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Probes and Tips - June 2009 - Otoacoustic Emissions (OAE) Screening for Children with Pressure Equalization (PE) Tubes

the National Center for Hearing Assessment and Mangement

This newsletter provides TIPS to enhance your OAE screening and follow-up practices and PROBES about current activities so we can learn from one another's successes and challenges. Check out our website for more helpful resources: www.infanthearing.org/earlychildhood

June, 2009 issue

Tip of the Month

Otoacoustic Emissions (OAE) Screening for Children with Pressure Equalization (PE) Tubes


Among many good questions we’ve received from newsletter readers, we’ve gotten several inquiries about PE tubes, including when they should be recommended and whether OAE screening can and should be conducted with children who have PE tubes. 

Q: When do children need Pressure Equalization (PE) tubes? Should children with PE tubes be screened?

A: Otitis media (OM) is inflammation of the middle ear and is very common in childhood with the average toddler having several episodes a year, almost always accompanied by an upper respiratory infection (URI).  OM has many degrees of severity and there are two main reasons why PE tubes (sometimes called tympanostomy tubes) may be recommended: 1) Fluid has accumulated in the middle ear for several months causing some degree of temporary hearing loss; 2) Multiple ear infections have been noted that are severe and could not be adequately controlled with other treatments.

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More specifically, Clinical Practice Guidelines issued in 2004 state that clinicians should:

 . . .1) document the laterality, duration of effusion, and presence and severity of associated symptoms at each assessment of the child with OME [otitis media with effusion]; 2) distinguish the child with OME who is at risk for speech, language, or learning problems from other children with OME and more promptly evaluate hearing, speech, language, and need for intervention in children at risk; and 3) manage the child with OME who is not at risk with watchful waiting for 3 months from the date of effusion onset (if known), or from the date of diagnosis (if onset is unknown). . . 4) hearing testing be conducted when OME persists for 3 months or longer, or at any time that language delay, learning problems, or a significant hearing loss is suspected in a child with OME; 5) children with persistent OME who are not at risk should be reexamined at 3- to 6-month intervals until the effusion is no longer present, significant hearing loss is identified, or structural abnormalities of the eardrum or middle ear are suspected; and 6) when a child becomes a surgical candidate, tympanostomy tube insertion is the preferred initial procedure. (American Academy of Family Physicians, American Academy of Otololaryngology-Head and Neck Surgery, and American Academy of Pediatrics Subcommittee on Otitis Media With Effusion, Clinical Practice Guideline: Otitis Media With Effusion, available at http://www.aafp.org/online/en/home/clinical/clinicalrecs/otitismedia.html)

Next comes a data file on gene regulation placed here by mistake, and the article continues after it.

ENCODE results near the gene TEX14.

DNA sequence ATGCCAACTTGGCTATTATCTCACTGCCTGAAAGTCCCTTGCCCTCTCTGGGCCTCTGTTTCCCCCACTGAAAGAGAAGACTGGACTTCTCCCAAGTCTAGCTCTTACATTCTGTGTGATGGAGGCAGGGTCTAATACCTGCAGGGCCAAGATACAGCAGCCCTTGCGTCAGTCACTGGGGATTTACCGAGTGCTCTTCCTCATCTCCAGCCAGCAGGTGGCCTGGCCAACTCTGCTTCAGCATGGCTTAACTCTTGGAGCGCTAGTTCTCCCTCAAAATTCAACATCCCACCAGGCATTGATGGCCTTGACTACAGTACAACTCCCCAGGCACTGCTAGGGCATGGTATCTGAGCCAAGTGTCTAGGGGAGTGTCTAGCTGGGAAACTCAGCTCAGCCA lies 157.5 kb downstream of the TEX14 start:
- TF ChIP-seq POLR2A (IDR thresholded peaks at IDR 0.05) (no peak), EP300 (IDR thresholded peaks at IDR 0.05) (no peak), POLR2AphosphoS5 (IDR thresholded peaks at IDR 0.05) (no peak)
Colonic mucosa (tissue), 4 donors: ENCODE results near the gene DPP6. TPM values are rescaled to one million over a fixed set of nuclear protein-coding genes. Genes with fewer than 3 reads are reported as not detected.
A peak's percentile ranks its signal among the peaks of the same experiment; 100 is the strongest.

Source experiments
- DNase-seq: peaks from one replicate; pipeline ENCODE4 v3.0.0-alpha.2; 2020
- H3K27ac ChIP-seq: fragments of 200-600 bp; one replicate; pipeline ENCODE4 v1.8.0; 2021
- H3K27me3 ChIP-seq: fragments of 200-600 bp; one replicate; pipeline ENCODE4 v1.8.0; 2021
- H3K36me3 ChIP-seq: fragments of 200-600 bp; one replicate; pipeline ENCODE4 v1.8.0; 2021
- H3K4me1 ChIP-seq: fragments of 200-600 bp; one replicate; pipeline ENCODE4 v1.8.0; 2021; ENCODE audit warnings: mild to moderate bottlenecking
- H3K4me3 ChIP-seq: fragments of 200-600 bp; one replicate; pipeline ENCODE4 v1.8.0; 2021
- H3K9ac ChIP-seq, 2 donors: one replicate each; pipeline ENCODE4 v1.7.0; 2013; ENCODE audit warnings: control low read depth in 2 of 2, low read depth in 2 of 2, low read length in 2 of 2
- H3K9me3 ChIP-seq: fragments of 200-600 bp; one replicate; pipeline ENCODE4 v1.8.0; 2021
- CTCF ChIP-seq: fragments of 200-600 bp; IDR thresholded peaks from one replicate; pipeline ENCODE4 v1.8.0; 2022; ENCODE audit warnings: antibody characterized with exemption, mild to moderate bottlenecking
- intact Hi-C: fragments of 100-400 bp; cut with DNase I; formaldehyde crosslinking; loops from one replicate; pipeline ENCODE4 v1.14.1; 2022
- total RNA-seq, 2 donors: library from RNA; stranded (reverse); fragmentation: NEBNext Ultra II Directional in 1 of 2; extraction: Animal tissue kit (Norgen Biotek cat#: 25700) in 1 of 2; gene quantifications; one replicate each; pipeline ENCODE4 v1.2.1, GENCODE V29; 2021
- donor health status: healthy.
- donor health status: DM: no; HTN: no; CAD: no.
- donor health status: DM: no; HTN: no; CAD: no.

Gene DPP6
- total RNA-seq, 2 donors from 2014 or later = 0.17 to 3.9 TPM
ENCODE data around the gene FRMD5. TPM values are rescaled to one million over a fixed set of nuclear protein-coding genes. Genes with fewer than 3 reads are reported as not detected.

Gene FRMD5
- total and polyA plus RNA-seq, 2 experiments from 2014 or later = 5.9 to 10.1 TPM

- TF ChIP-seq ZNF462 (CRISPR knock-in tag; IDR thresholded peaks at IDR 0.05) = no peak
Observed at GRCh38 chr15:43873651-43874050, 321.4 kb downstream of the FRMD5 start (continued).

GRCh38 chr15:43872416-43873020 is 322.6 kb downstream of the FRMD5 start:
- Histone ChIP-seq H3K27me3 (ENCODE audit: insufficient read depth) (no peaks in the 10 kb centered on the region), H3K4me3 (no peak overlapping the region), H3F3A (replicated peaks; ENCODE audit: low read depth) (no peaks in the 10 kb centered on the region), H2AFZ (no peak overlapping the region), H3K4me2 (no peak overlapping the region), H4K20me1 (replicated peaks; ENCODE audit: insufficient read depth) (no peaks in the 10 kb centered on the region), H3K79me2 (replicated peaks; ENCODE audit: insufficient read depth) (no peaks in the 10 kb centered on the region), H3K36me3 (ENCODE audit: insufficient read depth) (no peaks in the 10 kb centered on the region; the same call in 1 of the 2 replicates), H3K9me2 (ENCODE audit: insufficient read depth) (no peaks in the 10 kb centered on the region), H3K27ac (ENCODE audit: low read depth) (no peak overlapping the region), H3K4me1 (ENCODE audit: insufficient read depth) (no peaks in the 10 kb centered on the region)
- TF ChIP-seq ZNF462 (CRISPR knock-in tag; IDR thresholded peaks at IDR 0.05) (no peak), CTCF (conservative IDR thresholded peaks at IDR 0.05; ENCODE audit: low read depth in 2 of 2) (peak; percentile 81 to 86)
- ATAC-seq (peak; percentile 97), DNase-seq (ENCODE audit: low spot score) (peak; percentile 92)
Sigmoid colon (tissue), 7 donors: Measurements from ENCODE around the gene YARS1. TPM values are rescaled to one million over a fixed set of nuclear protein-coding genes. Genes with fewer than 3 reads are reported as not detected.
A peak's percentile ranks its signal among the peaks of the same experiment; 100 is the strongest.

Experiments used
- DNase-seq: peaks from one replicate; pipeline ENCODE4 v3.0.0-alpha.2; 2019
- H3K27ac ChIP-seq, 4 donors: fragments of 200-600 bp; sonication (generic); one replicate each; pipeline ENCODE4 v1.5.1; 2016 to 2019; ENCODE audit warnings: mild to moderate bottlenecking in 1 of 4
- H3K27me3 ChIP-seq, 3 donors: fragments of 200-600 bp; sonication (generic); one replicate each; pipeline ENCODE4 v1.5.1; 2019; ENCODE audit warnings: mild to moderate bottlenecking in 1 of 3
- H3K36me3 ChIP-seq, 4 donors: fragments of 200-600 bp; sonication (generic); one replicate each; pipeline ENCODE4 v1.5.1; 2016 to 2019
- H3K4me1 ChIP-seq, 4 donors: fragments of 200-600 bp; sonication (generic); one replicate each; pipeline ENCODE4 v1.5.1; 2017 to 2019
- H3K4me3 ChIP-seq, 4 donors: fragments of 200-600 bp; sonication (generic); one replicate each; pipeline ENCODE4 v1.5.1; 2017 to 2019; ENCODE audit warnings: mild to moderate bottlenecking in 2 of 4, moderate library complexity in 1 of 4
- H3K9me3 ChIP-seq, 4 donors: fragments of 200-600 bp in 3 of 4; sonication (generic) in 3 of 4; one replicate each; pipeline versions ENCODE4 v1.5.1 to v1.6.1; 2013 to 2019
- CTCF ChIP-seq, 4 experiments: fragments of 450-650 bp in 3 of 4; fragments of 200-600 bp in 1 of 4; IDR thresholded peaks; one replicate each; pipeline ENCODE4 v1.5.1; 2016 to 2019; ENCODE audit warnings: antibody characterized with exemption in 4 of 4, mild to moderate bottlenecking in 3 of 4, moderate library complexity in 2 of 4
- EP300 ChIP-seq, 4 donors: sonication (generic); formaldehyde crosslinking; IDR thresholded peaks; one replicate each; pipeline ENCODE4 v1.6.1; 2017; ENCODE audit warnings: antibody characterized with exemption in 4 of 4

During tube insertion, a young child is typically placed under light, general anesthesia, a small incision is made in the eardrum, fluid is suctioned out, the tube is put in, and in most cases hearing sensitivity returns to normal.  The added aeration of the middle ear reduces the recurrence of acute OM.  No procedure is usually necessary to remove the tube—after a period of time (approximately 6 – 24 months) it will become dislodged naturally and fall out.   Some children will have to have a tube replaced if it falls out too soon or become plugged. 

A child with PE tubes should be able to pass the OAE screening if the tube is open and functional. (Note that some screening equipment requires the screener to make an adjustment when screening children with PE tubes.)  If a child with PE tubes does not pass the OAE screening, he/she should be referred to a health care provider for a middle ear evaluation to determine whether the tube is in place, is clear, and is functioning as it should.   

Here is a “real life” experience related by one program conducting OAE screening:  I had a mom call me to have her son rescreened. We had several "refer" readings after he was enrolled. He finally had tubes placed and was advancing quickly with language. One of the tubes fell out and mom wanted me to come recheck the child. We did get a "refer" on the ear that lost the tube, so that gave mom something to take back to a doctor who told her "not to worry about it." She was so happy to have our services to assist her. I wrote a letter to the doctor today asking for a follow-up medical exam. It is nice to have parents seek us out to test when they have concerns.

This is a great example of how a program is appropriately using their OAE equipment to help children get the medical attention they need.   Even though the health care provider felt that there was nothing to worry about, the Head Start program was able to conduct an OAE screen that indicated that there may still be a problem requiring further treatment or monitoring.

Probe of the Month

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